- "It is this inability to leave his characters alone that lets the book down. Vargas Llosa combines the most Whiggish kind of history with a novelist's disregard for the truth. This leaves him in a lonely place, somewhere between fact and fiction, where the novel reads like the shadow of a historical account that has been lost." - Jonathan Heawood, New Statesman
- "Only occasionally does the book even amount to filling in history, and rarely very shrewdly. It is more in the nature of lavish personal decorating, with speculative sorties." - Richard Eder, The New York Times Book Review
- "Grandmother and grandson, who no more coincide in the book than they did in real life, afford Vargas Llosa the chance to do what he does best. To ruminate repeatedly on the fraught but frequently passionate relationship between different worlds, including the afterlife (though, curiously, he does not mention Tristan's devotion to the theme); between artist and citizen; obsession and vocation; and on the nature of love, life and, most fascinatingly, disease and death. Vargas Llosa's imaginative meditation on Gauguin's dying has to be one of the most consummately composed pieces of literature ever written on the subject." - Amanda Hopkinson, The Observer
- "But, to be honest, the book is quite slow, if not sluggish, as it moves forward, telling the story of each life in great detail and making their differences stand out (.....) But even though it moves with little more than glacial speed, it takes us ultimately to the vividly described master projects of the great painter, in his paradise of work, and this is worth the long journey" - Alan Cheuse, San Francisco Chronicle
- "(E)legant and involving (.....) It switches seemingly at random between the third and second person, an experiment which serves the story well: addressing the characters as ‘you’ shapes the book’s tone, which is reminiscent of a fond relative recalling recent exploits -- sympathetically, but with occasional intrusions of rue or regret. (...) Usually allergic to themes in fiction, I was drawn into Llosa’s novel. It drags a little towards the end, but it is fluently told and filled with particulars which animate not only its surfaces but its depths." - Sebastian Smee, The Spectator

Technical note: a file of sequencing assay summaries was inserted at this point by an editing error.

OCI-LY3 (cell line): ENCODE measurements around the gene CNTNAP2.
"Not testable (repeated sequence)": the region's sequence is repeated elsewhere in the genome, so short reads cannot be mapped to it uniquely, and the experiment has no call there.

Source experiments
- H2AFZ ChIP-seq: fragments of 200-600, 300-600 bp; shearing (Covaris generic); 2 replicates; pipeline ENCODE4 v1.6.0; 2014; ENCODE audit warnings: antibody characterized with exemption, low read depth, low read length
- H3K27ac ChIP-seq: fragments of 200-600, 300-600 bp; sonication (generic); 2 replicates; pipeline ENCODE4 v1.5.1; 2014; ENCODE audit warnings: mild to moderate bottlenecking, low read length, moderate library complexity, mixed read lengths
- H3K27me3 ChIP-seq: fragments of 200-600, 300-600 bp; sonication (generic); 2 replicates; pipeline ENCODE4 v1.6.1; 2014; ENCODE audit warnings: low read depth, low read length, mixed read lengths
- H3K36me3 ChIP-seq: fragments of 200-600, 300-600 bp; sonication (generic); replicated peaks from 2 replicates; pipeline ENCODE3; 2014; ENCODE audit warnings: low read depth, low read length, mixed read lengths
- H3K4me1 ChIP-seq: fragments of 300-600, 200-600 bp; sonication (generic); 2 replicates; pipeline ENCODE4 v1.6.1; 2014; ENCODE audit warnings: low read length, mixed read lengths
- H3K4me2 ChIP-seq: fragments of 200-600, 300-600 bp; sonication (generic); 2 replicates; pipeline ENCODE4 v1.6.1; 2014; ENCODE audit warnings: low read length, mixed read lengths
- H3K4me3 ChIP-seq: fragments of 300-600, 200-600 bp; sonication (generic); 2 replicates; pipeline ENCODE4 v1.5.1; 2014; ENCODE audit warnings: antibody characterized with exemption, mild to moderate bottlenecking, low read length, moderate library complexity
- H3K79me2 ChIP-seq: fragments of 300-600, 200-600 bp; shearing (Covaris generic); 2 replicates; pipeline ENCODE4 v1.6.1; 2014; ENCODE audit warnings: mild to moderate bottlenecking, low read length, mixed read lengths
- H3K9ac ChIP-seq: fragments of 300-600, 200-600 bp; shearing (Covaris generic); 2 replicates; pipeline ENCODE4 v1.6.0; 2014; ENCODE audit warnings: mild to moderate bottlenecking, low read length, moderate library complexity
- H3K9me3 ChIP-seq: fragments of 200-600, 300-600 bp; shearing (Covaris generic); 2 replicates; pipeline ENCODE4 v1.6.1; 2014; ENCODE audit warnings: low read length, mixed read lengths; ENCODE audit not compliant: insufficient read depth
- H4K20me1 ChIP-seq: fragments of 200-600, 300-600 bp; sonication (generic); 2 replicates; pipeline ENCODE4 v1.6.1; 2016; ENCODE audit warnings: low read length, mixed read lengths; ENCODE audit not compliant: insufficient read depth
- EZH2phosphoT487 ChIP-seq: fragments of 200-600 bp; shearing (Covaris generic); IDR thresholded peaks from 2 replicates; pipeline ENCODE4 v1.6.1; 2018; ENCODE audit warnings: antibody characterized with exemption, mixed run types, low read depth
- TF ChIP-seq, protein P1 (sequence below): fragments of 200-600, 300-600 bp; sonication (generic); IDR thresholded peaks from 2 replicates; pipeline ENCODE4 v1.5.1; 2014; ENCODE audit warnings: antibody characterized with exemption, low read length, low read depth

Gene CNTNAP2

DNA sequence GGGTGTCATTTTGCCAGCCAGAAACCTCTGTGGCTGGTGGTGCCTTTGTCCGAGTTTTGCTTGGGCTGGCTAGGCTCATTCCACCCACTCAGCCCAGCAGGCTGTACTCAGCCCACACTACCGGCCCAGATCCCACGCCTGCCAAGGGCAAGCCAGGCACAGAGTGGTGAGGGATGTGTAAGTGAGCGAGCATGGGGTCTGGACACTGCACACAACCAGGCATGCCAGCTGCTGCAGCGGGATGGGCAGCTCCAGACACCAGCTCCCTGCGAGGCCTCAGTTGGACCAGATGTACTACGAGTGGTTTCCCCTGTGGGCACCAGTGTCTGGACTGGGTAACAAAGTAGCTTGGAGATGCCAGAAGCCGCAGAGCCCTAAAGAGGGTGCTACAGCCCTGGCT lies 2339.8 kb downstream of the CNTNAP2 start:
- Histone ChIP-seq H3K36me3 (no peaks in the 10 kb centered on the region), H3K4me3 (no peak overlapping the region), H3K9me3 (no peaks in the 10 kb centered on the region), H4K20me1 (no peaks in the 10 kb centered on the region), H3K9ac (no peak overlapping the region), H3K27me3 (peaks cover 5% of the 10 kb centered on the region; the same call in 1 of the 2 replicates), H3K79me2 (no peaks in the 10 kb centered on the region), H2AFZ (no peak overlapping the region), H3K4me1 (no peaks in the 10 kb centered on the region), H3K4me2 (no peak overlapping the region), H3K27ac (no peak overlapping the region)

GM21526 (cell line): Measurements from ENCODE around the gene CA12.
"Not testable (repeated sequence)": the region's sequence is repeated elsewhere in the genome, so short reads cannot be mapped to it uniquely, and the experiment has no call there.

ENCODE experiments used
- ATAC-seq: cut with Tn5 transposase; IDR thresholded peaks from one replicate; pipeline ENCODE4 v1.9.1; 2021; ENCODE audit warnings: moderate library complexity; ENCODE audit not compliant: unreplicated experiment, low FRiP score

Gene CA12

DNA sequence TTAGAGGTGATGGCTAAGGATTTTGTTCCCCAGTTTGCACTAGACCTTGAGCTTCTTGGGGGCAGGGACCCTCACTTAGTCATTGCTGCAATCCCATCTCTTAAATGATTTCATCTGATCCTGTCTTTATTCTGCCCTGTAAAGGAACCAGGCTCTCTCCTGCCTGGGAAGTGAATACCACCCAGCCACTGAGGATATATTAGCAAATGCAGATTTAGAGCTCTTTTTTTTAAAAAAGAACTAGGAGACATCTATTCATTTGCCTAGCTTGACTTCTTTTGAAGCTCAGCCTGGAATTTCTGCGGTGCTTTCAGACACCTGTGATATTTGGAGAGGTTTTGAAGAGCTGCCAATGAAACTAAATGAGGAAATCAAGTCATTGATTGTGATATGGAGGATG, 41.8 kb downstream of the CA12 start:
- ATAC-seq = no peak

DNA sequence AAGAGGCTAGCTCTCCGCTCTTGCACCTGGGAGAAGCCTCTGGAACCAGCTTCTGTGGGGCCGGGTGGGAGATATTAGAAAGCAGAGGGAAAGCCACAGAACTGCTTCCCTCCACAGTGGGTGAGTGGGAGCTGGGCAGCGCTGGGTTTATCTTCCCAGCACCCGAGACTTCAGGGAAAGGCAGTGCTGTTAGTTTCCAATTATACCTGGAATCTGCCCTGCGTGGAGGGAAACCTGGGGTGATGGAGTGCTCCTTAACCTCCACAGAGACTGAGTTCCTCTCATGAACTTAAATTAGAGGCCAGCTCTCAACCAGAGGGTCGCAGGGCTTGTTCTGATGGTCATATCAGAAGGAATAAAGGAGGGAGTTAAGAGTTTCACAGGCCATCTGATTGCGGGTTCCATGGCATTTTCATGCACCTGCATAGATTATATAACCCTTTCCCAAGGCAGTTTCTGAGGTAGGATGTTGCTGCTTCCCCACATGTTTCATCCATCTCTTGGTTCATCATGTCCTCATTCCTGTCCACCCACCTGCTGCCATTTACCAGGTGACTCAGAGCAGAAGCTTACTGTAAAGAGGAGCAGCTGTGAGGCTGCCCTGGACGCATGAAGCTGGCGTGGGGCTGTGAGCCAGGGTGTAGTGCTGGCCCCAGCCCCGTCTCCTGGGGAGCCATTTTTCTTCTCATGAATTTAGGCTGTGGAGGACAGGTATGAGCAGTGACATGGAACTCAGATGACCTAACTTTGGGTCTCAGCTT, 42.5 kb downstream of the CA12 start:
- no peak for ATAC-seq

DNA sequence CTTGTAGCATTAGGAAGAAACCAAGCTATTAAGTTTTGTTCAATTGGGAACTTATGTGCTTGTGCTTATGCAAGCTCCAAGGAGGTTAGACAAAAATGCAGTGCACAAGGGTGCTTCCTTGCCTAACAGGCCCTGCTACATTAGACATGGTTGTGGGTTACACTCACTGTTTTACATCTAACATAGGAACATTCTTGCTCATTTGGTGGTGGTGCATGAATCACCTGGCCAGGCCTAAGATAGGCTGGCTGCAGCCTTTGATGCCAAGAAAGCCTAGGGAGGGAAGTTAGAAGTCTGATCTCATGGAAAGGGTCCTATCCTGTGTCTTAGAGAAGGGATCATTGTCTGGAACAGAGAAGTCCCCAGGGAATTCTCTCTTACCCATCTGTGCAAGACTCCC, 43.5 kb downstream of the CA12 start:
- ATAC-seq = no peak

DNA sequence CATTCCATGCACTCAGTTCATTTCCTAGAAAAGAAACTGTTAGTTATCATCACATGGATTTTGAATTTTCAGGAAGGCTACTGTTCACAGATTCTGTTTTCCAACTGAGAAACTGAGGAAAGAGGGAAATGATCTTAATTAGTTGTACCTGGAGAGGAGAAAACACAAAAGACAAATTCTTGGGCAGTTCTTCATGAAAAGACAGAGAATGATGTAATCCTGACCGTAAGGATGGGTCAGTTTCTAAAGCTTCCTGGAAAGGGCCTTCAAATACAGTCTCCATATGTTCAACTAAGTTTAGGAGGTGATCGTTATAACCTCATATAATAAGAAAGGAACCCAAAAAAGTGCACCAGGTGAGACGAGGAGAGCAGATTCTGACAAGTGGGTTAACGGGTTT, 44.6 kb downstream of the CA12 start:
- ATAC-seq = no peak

- "Unlike his preceding novel, The Feast of the Goat (...) El paraiso en la otra esquina is a cooler, more controlled work. More cerebral and intellectual than Vargas Llosa's earlier novels, it nevertheless combines its philosophical elements with deep instinct, particularly in the moving descriptions of Gauguin in Polynesia, and the often hilarious descriptions of Flora Tristan in Peru." - David Gallagher, Times Literary Supplement
- "Vargas Llosa certainly knows everything about the nature of fiction, but that doesn't preclude making misjudgments. To evoke the obsessive quality of Flora and Paul's views of the world, he never quits their consciousnesses. As a result, The Way to Paradise gains textual intensity but must also settle for a kind of narrowness and claustrophobia. (...) As narrative The Way to Paradise is virtually inert. The book loops backward and forward in time to describe the lives of its protagonists, but almost as though this were experimental biography, not fiction." - Michael Dirda, The Washington Post
Please note that these ratings solely represent the complete review's biased interpretation and subjective opinion of the actual reviews and do not claim to accurately reflect or represent the views of the reviewers.
Similarly the illustrative quotes chosen here are merely those the complete review subjectively believes represent the tenor and judgment of the review as a whole. We acknowledge (and remind and warn you) that they may, in fact, be entirely unrepresentative of the actual reviews by any other measure.